Update (10:37 PM 5/17/2005): A better discussion of the Yahoo 999 error is here.
Update (10:13 PM 2/17/2005): If you have come here trying to find information about the Yahoo 999 error and you are not able to access your email, you might want to try the options mentioned below:
– Trying logging into your account using
– Read more about the error here.
Spent the last 5 hours trying to figure out how to archive Yahoo! Groups messages. I want to keep a copy of the messages on my computer and also put a local copy online.
 PG-Offline [Windows]
Bob’s Review: This one works great. Very easy to configure. Also, the messages can be exported as .mdb (MS-Access) files. However Yahoo! Groups blocked my IP after about 332 messages. I got the Yahoo! 999 error. Here is a screenshot. Access was restored after about 3 hours. More discussion about the Yahoo! download limit is here.
Cons: Does not seem to have an export to html option.
 yahoo2mbox [Unix/ Linux]
Bob’s Review: This one was really easy to install. Just one Perl script. That’s it. However, you need shell access to run the program. Use this syntax:
perl yahoo2mbox.pl --start=0 --end=200 --user=your_username -o mbox group_name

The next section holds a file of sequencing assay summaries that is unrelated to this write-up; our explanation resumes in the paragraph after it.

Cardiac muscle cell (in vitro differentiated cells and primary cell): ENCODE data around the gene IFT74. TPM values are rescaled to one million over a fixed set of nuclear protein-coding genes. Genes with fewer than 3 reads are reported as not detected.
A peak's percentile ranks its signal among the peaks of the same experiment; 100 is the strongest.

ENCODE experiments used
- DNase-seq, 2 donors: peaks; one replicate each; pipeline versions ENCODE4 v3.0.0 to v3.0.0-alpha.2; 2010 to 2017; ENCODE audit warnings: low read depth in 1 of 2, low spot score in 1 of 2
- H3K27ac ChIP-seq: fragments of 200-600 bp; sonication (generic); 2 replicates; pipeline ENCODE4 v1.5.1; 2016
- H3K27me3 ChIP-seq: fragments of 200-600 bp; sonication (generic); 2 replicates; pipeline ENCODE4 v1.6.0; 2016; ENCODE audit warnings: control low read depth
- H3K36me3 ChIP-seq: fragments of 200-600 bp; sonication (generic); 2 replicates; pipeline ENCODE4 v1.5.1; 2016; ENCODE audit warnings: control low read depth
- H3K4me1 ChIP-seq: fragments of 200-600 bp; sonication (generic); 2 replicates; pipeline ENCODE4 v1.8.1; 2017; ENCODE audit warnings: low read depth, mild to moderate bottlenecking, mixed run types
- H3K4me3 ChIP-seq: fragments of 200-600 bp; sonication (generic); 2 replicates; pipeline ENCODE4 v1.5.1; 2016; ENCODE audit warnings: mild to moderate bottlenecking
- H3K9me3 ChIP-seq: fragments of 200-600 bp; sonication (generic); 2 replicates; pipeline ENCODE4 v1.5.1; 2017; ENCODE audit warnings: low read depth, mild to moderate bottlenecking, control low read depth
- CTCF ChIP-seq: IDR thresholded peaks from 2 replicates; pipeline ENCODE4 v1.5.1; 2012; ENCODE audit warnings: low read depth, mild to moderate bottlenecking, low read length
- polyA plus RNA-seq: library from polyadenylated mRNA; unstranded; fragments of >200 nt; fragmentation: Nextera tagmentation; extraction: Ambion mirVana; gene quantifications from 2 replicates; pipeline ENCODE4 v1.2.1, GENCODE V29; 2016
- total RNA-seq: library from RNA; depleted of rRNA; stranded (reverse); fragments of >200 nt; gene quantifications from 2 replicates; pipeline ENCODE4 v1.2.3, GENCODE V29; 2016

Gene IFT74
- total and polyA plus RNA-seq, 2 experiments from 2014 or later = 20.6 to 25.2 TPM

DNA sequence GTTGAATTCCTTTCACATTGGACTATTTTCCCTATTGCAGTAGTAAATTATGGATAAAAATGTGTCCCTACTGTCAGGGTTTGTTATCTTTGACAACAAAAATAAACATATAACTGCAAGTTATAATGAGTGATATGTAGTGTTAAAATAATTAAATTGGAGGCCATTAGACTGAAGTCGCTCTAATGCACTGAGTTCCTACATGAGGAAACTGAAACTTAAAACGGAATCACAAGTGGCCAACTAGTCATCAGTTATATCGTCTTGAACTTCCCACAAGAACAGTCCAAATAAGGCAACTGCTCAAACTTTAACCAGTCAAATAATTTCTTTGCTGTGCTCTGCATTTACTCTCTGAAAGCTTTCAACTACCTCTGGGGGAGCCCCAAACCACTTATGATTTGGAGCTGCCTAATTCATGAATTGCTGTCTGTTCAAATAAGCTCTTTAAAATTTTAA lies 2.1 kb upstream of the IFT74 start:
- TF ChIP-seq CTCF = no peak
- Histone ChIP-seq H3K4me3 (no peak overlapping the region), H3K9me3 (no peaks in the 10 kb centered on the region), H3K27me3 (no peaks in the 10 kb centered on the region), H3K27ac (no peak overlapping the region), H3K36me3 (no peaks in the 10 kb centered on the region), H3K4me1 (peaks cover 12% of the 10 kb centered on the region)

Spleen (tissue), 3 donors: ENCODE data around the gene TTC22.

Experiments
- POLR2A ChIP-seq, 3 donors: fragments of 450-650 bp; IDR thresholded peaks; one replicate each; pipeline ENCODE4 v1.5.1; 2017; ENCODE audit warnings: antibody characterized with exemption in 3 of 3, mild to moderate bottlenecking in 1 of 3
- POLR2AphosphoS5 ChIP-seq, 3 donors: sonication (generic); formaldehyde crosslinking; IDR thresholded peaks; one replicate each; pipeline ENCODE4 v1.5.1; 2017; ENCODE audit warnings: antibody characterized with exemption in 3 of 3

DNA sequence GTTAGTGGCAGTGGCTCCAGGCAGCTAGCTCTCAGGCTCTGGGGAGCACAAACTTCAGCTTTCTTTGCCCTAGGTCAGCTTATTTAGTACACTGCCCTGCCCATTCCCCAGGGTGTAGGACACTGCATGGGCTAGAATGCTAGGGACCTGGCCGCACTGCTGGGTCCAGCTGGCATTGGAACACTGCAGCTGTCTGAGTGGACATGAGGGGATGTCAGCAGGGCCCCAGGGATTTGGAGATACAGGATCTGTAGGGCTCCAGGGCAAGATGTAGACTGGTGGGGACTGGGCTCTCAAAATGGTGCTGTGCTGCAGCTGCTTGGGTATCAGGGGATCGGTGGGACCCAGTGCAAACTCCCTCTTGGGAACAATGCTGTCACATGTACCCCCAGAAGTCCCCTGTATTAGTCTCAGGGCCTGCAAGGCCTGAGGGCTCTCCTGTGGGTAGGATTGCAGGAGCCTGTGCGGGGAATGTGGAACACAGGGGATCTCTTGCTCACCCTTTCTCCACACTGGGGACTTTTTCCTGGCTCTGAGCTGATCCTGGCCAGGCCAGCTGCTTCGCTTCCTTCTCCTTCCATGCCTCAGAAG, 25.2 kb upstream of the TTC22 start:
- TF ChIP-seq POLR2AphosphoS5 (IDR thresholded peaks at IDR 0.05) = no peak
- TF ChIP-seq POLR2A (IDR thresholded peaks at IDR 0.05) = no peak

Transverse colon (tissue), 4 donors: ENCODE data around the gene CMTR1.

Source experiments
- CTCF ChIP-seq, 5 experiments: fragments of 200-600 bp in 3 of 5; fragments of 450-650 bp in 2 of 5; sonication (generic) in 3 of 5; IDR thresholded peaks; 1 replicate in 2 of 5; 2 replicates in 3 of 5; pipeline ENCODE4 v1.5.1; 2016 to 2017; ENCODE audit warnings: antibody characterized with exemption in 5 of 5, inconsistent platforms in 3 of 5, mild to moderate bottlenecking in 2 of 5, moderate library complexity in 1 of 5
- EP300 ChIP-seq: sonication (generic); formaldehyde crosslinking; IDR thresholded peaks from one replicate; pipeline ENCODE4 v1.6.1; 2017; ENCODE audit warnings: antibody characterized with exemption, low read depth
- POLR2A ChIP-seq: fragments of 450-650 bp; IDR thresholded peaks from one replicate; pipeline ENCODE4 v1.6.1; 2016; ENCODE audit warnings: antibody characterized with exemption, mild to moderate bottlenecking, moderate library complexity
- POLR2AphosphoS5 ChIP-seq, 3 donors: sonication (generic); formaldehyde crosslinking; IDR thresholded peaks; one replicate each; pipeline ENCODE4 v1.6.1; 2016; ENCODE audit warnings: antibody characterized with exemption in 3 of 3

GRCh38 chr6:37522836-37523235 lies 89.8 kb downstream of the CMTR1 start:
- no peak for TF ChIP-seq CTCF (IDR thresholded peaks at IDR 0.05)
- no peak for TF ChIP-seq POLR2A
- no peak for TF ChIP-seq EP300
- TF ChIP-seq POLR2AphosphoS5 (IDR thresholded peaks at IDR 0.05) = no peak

Yahoo blocked my IP after about 300 messages. Since I had access to about 60 different logins (and therefore 60 different IPs) to my unix account, I kept changing the logins after I got a block. No need to use the
--delayoption. Just change your IPs when you get blocked. Of course, if you are on a static IP, then maybe wait 3 hours and try again!
The mbox file generated can then be read using Outlook Express (Well, I use Outlook Express!) by creating an IMAP connection to the unix machine and choosing the location of the mbox file as the root folder path.
The mbox file generated using yahoo2mbox can be converted into mailmain style static html pages using MhonArc. You will need a Unix/Linux machine (and most probably root access) to run the script. MHonArc is really good and works just great!